Posted by Michael Andersen (Contributor) on January 21st, 2016 at 4:24 pm
Here’s a bit of news that a lot of Portlanders have been waiting years to hear: a new group has launched to speak for the interests of business in Portland.
The list of participants includes many from the city’s tech startup world, led by Switchboard CEO Mara Zepeda. Here’s what Zepeda writes in her introduction to the Portland Independent Chamber of Commerce:
PICOC (pronounced “peacock”) is a group of civically minded founders, investors, and community leaders who believe that by drawing attention to important issues, and providing a clear call to action, we can make a difference in shaping the future of our city.
We are not disruptors of civil society. We are stewards.
For the next ten months we will draw attention to issues that impact the future of our city, issues like affordable housing, sustainable transportation, inclusive and diverse employment opportunities, homelessness, and education. Our guest authors will explain why each issue matters and offer a concrete call to action that can be met within a single month. Sometimes it might be funding scholarships or a campaign. Other times it might be showing up at a meeting, or signing a petition. Whatever the issue, we’ll raise it with potential solutions on offer.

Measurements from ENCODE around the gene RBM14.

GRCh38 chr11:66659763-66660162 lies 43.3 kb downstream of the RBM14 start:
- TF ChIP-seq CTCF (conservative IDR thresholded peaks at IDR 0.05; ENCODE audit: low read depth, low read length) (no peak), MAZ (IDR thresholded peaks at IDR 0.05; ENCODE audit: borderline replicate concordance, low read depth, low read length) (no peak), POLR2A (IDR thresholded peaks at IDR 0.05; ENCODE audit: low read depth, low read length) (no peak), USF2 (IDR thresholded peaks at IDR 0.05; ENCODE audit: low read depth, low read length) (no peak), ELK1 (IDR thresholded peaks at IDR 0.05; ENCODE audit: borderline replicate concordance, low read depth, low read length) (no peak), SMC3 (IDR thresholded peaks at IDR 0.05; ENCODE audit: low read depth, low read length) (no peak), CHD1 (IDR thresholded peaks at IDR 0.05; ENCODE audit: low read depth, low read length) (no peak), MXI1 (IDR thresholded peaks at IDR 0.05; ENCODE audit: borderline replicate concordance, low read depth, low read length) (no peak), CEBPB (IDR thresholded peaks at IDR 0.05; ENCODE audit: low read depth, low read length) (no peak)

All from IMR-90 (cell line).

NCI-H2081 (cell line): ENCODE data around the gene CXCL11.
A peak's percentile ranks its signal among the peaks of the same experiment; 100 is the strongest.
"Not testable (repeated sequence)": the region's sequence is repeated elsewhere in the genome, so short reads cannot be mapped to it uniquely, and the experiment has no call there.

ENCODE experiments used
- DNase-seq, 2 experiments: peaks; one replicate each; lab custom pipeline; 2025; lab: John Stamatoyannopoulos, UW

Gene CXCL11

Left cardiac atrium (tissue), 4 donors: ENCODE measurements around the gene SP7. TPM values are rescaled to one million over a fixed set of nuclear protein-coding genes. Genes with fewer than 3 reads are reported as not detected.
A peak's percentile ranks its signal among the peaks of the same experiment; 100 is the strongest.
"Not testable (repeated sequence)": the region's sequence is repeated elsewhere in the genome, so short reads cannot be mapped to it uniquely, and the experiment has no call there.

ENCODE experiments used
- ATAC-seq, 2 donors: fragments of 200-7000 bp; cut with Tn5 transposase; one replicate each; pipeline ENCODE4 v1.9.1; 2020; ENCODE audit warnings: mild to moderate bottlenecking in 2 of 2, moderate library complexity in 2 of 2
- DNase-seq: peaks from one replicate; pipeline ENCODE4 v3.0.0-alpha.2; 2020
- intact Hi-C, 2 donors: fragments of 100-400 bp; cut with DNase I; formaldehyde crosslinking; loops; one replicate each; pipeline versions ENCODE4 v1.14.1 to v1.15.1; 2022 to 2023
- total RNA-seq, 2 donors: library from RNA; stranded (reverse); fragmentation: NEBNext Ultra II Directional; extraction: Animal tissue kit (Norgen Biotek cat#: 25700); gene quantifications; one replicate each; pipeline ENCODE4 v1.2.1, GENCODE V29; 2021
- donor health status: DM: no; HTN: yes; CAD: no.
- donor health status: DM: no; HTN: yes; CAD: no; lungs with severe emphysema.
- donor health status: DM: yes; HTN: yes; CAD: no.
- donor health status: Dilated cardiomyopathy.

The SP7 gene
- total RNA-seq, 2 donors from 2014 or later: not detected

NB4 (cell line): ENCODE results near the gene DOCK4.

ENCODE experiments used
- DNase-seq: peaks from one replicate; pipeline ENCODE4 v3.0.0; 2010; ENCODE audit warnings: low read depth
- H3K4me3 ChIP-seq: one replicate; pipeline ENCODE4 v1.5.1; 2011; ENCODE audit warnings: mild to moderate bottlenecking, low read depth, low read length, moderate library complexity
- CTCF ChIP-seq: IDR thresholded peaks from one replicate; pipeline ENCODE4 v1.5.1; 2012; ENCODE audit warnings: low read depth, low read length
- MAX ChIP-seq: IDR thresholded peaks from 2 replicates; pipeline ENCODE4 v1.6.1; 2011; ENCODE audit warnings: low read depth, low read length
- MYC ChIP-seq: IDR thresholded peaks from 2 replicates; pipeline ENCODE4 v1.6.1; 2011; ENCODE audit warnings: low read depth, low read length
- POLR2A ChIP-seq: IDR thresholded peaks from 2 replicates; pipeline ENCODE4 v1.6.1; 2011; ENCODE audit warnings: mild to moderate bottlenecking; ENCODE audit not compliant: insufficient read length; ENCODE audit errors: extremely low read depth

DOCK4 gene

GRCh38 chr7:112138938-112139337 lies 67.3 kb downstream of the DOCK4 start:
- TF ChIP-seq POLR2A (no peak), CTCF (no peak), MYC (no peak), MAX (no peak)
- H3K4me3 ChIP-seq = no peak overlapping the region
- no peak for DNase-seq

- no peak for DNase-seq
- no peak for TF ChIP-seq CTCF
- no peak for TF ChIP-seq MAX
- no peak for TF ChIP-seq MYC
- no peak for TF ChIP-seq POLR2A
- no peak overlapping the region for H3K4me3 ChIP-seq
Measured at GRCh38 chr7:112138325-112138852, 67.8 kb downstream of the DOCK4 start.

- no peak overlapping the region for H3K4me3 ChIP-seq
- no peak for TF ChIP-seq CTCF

The steering committee is heavy on people associated with newer (but respected) startups and doesn’t include reps from the local tech scene’s biggest businesses. But some have signed on as supporters, including the CEOs of Puppet Labs, Simple and Treehouse.
Many BikePortland readers will also recognize one of the names on the steering committee: William Henderson of bike-data startup Ride Report. Haughey, the Metafilter founder, also started the the Buy Local Cycling Team and has organized several cyclocross races.
As described by Zepeda, it’s not clear whether this is intended to be a 10-month project or not; it may depend on how much traction the group is able to get in the coming months. But in contrast to the Portland Business Alliance, a regional chamber of commerce that often seems to believe that fast-moving vehicles are the most important factor in a city’s economy, there would seem to be a lot of potential for a new voice. We’ll be among those watching with interest.
If you would like to show support, Zepeda’s post includes the group’s first call to action: an offer to email email@example.com to support the effort, and also to join PICOC’s mailing list.
— Jonathan Maus, (503) 706-8804 – firstname.lastname@example.org
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